Correction: A previous version of this story incorrectly stated the projected dollar-figure growth of China's economy this year as $1.1 trillion. The correct figure is $650 billion, not $1.1 trillion.
Well, well well.
China announced its first quarter GDP figures mid-morning Beijing time on Friday, and guess what? The figure was 6.7% -- precisely what the analysts were expecting.
That fits exactly within the growth forecast of 6.5% to 7% made by Premier Li Keqiang at last month's big party meeting.
I don't want to say "I told you so." But I told you so, in yesterday's column "Friday's GDP out of China Likely to 'Surprisingly' Not Surprise."
It's easy to hit targets with a planned economy. The 6.7% figure is conveniently slightly below the 6.8% figure for the fourth quarter of last year. It's a decline, but not a scary one. It is also the slowest quarter since 2009, and the fallout from the global financial crisis. (Out here we call it the Western financial crisis. We had our own Asian financial crisis in 1996-97 that stripped the debt fat from Asia's bones.)
China's growth of 6.5% for 2016 would be the highest in the world, bar India's impressive 7.5%, if the number falls in line with the International Monetary Fund's latest forecast. But in China, we're talking about a significantly larger economy, the second-largest in the world at US$10 trillion. It's a sure thing the Middle Kingdom will surpass world leader the United States and its US$17 trillion economy sooner or later. At 6.5%, probably sooner.
India ranks somewhere near the bottom of the top 10 economies in the world depending on whose numbers you prefer. But its GDP is only $2 trillion. So China's anticipated growth, at least according to the IMF, would hit $650 billion this year. India's would amount to $150 billion or so.
So China's growth for this year would be the rough equivalent of the entire economy of Saudi Arabia, Argentina or Switzerland. In 12 months.
China's economy expanded in the double digits for virtually two decades. That was clearly unsustainable, as China's economic power grew and grew.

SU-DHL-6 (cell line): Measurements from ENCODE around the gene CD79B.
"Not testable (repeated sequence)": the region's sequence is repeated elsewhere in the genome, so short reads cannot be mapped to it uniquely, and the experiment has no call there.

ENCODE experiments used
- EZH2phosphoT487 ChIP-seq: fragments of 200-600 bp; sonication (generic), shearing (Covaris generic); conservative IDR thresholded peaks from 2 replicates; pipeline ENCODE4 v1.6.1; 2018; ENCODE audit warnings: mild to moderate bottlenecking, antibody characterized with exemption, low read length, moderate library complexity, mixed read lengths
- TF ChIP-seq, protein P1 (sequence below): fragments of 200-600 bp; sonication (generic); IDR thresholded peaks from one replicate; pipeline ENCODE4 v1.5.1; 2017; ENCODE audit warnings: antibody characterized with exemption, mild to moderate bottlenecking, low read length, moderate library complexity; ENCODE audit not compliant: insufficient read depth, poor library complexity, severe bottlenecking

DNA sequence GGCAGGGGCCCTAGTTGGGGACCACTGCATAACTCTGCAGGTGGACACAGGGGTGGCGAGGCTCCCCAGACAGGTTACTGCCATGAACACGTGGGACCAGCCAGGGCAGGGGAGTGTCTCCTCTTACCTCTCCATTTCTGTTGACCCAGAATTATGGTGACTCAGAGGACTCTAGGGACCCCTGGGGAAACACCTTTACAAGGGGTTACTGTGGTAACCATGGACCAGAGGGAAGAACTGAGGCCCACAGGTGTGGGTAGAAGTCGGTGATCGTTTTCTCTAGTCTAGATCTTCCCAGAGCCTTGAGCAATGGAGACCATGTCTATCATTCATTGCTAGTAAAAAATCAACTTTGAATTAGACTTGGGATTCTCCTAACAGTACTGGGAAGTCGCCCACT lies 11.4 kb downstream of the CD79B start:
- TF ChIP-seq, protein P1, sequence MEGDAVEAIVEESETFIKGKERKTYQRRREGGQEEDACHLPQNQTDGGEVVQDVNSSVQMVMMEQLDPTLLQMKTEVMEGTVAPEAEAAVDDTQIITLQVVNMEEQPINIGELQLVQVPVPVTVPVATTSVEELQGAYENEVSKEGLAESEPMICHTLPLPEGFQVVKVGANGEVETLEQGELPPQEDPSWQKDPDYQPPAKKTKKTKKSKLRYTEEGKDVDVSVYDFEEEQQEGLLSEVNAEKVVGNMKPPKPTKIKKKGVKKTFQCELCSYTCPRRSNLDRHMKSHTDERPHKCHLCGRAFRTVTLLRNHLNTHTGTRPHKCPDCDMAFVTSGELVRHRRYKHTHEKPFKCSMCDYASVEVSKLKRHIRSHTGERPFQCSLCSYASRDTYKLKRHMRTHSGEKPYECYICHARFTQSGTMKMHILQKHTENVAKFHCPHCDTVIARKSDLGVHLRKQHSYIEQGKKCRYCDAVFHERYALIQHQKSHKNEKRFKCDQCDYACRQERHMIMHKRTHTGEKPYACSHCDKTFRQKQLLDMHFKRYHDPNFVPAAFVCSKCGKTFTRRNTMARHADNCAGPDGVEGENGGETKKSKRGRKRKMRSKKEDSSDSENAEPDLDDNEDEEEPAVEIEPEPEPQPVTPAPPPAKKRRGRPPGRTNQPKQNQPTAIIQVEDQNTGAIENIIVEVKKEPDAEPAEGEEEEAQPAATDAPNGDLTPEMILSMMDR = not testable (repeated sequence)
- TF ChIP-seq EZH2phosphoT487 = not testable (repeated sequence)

That's all well and good. It's clear that now China's economy is no longer hitting that pace. It's for a good reason. The numbers are hurt by painful reforms taken by the government to reduce industrial overcapacity and shift the economy away from a reliance on manufacturing exports toward services and domestic consumption.
How accurate is the 6.7% quarterly figure? It is certainly eerily close to what the government essentially ordered at the National People's Congress last month.
You can tell something from the movement of the markets, of course. Two hours after the announcement, the Shanghai Composite Index had shown a "massive" over-reaction: a loss of 0.29%. The biggest gainers after this reassuring growth were Yechiu Metal Recycling (China), Xinjiang Tianhong Papermaking and Dalian Dayang Trends, companies I have never heard of. And that the bulk of the 1.3 billion people in China have never heard of, either.
How much "smoothing" goes into making sure China hits those targets? Back in 2008 and 2009, China pumped 4 trillion yuan ($586 billion) of its deep coffers into the system after it became clear most of its major export partners were in serious trouble.
China says it now needs to sustain the current rate of growth. "Our country's development faces more and greater difficulties ... so we must be prepared for a tough battle," Premier Li said at the party congress. Reuters reports that Beijing plans to lay off 5 million to 6 million state workers over the next two to three years, in a staunch effort to knock some life into poorly run "zombie" state-owned enterprises that continue to wander the country.
How much money is Beijing pouring into the system now, to make sure it keeps a cap on joblessness and people demonstrating in the streets? To reassure the homeowners Mr. and Mrs. Chan that their apartment's price isn't going to crash? That is anyone's guess.